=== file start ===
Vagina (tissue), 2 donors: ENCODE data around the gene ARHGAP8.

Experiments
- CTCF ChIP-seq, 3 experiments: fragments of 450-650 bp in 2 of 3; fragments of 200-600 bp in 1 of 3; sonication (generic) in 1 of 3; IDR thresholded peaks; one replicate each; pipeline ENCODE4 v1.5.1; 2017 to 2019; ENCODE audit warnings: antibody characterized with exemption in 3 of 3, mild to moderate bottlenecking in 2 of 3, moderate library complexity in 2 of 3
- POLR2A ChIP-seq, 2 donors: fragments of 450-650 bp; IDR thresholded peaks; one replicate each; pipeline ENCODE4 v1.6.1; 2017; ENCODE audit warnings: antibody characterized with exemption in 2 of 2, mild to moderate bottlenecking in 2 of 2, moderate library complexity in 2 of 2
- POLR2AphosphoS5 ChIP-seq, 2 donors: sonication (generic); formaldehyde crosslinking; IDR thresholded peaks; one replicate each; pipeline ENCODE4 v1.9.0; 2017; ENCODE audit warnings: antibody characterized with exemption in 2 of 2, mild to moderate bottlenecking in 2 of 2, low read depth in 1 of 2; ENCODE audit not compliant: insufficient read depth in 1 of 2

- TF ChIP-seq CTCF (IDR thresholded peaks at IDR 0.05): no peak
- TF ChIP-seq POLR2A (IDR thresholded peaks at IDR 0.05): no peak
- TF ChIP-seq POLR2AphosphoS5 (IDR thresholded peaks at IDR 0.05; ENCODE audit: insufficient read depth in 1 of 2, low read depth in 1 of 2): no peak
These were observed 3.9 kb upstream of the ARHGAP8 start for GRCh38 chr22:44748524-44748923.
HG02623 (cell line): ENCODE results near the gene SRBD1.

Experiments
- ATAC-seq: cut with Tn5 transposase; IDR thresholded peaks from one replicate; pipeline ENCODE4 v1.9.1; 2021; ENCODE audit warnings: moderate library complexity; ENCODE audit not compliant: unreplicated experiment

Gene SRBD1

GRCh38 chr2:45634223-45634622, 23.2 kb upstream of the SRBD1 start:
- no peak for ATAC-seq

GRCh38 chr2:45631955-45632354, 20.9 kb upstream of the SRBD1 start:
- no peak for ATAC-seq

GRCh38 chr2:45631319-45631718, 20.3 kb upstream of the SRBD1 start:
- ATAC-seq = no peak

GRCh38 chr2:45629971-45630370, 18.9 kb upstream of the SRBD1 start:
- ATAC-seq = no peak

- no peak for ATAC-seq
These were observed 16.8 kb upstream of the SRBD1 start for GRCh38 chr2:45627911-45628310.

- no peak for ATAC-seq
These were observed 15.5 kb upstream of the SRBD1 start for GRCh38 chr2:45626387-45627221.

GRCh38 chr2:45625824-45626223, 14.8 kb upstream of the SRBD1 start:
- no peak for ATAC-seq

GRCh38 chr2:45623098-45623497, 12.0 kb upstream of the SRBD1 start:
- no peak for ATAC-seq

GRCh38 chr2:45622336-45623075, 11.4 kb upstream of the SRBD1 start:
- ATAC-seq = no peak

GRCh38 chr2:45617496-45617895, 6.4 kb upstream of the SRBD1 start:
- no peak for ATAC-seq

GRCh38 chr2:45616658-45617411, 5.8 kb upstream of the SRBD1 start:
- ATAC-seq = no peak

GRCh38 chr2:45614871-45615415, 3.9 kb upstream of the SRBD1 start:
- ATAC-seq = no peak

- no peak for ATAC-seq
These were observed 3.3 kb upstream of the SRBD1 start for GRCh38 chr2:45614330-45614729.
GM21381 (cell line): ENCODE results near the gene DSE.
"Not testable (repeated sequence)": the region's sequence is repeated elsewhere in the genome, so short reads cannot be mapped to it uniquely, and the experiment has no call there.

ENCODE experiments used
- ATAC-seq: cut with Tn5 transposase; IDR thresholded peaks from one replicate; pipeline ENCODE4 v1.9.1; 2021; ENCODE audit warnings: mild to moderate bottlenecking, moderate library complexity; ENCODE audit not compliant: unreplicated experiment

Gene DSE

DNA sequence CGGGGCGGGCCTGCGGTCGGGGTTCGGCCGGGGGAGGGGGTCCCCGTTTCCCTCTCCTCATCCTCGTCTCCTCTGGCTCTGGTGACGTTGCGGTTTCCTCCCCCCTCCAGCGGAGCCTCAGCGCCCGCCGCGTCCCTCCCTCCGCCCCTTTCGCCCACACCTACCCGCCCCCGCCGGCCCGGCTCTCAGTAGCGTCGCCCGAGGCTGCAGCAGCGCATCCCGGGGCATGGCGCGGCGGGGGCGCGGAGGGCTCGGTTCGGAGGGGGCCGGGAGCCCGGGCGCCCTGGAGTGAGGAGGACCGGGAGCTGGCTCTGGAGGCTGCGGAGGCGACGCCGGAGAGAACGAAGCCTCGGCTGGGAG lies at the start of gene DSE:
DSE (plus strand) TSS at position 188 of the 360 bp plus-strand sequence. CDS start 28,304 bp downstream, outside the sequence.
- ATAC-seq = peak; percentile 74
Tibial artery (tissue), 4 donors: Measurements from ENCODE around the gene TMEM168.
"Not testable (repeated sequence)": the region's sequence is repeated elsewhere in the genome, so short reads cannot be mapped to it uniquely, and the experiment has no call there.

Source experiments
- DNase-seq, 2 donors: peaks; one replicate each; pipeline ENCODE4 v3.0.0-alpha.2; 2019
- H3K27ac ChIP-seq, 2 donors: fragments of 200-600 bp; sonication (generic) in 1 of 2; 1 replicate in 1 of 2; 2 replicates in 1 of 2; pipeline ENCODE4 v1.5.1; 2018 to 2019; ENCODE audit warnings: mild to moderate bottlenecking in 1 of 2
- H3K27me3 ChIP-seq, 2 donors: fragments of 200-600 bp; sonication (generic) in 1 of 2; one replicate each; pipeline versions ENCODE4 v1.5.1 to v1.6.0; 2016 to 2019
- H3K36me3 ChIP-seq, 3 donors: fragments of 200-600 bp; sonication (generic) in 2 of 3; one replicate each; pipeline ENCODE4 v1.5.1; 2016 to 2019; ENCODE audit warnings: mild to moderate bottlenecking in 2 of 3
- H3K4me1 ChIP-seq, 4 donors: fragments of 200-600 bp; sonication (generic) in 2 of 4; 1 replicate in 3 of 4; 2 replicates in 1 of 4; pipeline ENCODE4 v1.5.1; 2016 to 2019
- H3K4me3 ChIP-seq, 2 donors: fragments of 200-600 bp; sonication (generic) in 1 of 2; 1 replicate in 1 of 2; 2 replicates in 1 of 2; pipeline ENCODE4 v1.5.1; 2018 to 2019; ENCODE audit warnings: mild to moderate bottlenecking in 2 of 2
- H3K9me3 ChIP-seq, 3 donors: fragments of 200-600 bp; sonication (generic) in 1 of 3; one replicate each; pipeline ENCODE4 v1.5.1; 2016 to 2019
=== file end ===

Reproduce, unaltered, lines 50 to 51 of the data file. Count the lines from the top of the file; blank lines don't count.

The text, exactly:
Source experiments
- DNase-seq, 2 donors: peaks; one replicate each; pipeline ENCODE4 v3.0.0-alpha.2; 2019